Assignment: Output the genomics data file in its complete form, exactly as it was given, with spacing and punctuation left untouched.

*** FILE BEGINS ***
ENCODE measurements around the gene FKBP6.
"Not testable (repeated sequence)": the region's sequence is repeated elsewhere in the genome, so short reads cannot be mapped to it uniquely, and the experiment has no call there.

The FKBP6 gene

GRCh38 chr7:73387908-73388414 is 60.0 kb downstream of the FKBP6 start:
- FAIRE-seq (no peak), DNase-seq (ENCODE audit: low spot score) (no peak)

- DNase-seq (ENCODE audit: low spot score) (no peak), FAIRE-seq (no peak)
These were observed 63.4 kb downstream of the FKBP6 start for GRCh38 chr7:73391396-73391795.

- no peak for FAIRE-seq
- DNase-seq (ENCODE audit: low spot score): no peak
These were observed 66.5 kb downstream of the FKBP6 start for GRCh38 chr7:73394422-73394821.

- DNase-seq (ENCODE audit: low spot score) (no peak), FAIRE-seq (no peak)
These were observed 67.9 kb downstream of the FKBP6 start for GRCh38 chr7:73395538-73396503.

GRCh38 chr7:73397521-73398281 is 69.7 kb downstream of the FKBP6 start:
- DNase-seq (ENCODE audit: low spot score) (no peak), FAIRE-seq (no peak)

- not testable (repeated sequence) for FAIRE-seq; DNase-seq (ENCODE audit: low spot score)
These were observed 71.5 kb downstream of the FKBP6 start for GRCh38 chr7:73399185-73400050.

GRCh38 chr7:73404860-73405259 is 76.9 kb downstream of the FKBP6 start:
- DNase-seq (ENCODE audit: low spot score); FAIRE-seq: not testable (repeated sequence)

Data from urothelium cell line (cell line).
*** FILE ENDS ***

ENCODE measurements around the gene FKBP6.
"Not testable (repeated sequence)": the region's sequence is repeated elsewhere in the genome, so short reads cannot be mapped to it uniquely, and the experiment has no call there.

The FKBP6 gene

GRCh38 chr7:73387908-73388414 is 60.0 kb downstream of the FKBP6 start:
- FAIRE-seq (no peak), DNase-seq (ENCODE audit: low spot score) (no peak)

- DNase-seq (ENCODE audit: low spot score) (no peak), FAIRE-seq (no peak)
These were observed 63.4 kb downstream of the FKBP6 start for GRCh38 chr7:73391396-73391795.

- no peak for FAIRE-seq
- DNase-seq (ENCODE audit: low spot score): no peak
These were observed 66.5 kb downstream of the FKBP6 start for GRCh38 chr7:73394422-73394821.

- DNase-seq (ENCODE audit: low spot score) (no peak), FAIRE-seq (no peak)
These were observed 67.9 kb downstream of the FKBP6 start for GRCh38 chr7:73395538-73396503.

GRCh38 chr7:73397521-73398281 is 69.7 kb downstream of the FKBP6 start:
- DNase-seq (ENCODE audit: low spot score) (no peak), FAIRE-seq (no peak)

- not testable (repeated sequence) for FAIRE-seq; DNase-seq (ENCODE audit: low spot score)
These were observed 71.5 kb downstream of the FKBP6 start for GRCh38 chr7:73399185-73400050.

GRCh38 chr7:73404860-73405259 is 76.9 kb downstream of the FKBP6 start:
- DNase-seq (ENCODE audit: low spot score); FAIRE-seq: not testable (repeated sequence)

Data from urothelium cell line (cell line).